The tax increases that would result from the expiration of the `01 and `03 tax cuts:
- Dividends would again be taxed as ordinary income rather than at 15%;
- The top capital gains would rise to 20% from 15%;
- The death tax rate would go from zero to 55% with a $1million exemption; and
- Marginal personal income tax rates would increase at all income levels with the top marginal rate going from 35% to 39.6%.
These taxes alone would severely impact the economy, but Chairman Rangel has proposed additional tax hikes that do another $1.3 trillion of damage:
- A surcharge of up to 4.6% on upper income earners – including the millions of businesses which file as individuals – bringing the top effective tax rate to 44%;
- Applying the surcharge to Adjusted Gross Income, not taxable income, negating the effect of deductions and exemptions; and
- Complete and permanent repeal LIFO
NAW and the Tax Relief Coalition voiced strong opposition to Rangel’s “mother” bill, and TRC met with House and Senate Republican Leaders in December to discuss strategies for 2008. At this point it is unlikely that either House of Congress will act on the “mother” bill, setting the stage for a major fight over broad tax policy and the expiring tax provisions in the next Congress.
LIFO (last-in, first-out) Repeal [Updated June 2008]
LIFO repeal was first considered in the Senate two years ago when then-Majority Leader Bill Frist (R-TN) proposed repeal to raise new tax revenue to offset, or “pay for,” a one-time tax rebate of $100 to some taxpayers in response to the very high gas prices at the time.
Although the Senate Finance Committee held hearings on the issue in 2006, no action was taken on the legislation. However, the threat to LIFO was raised again last year when House Ways and Means Committee Chairman Charlie Rangel (D-NY) included full repeal as one of the “offsets” – tax increases – in his “mother-of-all-tax-reforms” which he introduced last October. No action was taken on the “mother” bill last year, nor is action expected in 2008.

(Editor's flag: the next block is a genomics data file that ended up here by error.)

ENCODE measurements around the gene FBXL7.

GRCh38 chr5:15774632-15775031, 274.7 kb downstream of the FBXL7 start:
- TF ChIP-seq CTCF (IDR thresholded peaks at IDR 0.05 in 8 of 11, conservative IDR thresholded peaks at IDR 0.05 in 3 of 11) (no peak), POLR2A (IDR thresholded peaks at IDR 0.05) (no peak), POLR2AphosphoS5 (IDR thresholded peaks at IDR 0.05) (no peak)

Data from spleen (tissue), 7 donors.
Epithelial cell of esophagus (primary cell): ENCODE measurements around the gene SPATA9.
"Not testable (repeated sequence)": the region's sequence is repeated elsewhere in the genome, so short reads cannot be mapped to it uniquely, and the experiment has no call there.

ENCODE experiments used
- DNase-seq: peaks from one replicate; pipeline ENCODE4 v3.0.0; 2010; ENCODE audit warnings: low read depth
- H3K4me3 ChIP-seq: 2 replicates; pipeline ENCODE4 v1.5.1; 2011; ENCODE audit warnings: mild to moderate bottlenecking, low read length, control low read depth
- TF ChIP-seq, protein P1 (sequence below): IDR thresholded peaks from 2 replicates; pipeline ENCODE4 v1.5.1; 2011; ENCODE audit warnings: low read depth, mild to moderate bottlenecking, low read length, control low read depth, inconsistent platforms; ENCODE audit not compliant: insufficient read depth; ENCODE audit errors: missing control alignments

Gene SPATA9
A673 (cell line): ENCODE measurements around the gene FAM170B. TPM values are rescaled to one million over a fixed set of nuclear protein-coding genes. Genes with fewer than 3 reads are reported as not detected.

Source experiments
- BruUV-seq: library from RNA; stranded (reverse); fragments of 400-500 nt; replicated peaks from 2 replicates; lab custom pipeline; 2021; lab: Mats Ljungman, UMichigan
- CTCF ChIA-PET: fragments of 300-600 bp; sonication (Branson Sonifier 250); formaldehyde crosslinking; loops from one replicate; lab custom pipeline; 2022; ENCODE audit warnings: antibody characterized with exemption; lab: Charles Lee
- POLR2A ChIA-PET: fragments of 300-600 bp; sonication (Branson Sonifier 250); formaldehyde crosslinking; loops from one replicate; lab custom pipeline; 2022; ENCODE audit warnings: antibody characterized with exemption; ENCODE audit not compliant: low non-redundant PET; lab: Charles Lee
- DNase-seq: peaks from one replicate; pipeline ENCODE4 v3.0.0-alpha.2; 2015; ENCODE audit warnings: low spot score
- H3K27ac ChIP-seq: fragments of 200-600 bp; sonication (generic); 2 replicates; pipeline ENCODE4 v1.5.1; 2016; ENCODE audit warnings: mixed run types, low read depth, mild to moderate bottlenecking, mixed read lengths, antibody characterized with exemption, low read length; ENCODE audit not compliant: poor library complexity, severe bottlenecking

This year, however, threat to the use of LIFO is coming from the regulatory rather than legislative front. Both the Securities and Exchange Commission (SEC) and the Financial Accounting Standards Board (FASB) are moving to eliminate use of LIFO as part of the process of “convergence” – making US financial accounting standards consistent with the International Financial Reporting Standards (IFRS).
The NAW-led LIFO Coalition has changed its focus from Capitol Hill to the regulatory agencies to respond to this new threat. We met earlier this year with the Deputy Chief Accountant at the SEC to make argument that eliminating the use of LIFO as part of the accounting standards convergence would have dramatic tax consequences for American businesses because of the requirement that LIFO be used for both “book and tax.”
Following up on the SEC meeting, a small group of LIFO Coalition leaders will be meeting in late June with the Assistant Secretary of Treasury for Tax Policy, and we plan to follow that meeting with a meeting on the issue with Treasury Secretary Paulson.
While the convergence process is moving forward unabated, it seems that the effort of the Coalition and others to raise the tax issue with the regulators has had an impact, as there is now discussion of making it optional rather than mandatory for publicly-traded US companies to use the international standards in filing their financial reports.
NAW continues to manage the business coalition on this issue, and protecting the use of LIFO for wholesaler-distributors remains one of our top priorities.
Death Tax [updated June 2008]
Gradual repeal of the Estate (or “Death”) tax was included in the tax relief bill enacted in 2001, but under the arcane filibuster-proof reconciliation rules of the Congress, the repeal will last for only one year – 2010 – after which the tax recurs at the original 55% tax rate. Because all tax provisions enacted in Reconciliation bills expire within ten years, permanent repeal of the death tax will have to be considered outside of Reconciliation and therefore supporters will have to garner the 60 votes in the Senate necessary to overcome a filibuster.
The House of Representatives has passed death tax repeal legislation repeatedly since 2001, but unfortunately efforts to repeal and then to reform the tax both failed in the Senate, each time falling three votes short of the 60 necessary to cut off a filibuster.
While no floor action on death tax was expected under the new Majority in 2007 – and none occurred – it was brought back to life last November when the Senate Finance Committee held hearings on the issue in preparation for possible floor action in 2008. However, at this point there does not seem to be any active consideration of death tax legislation in either House of Congress.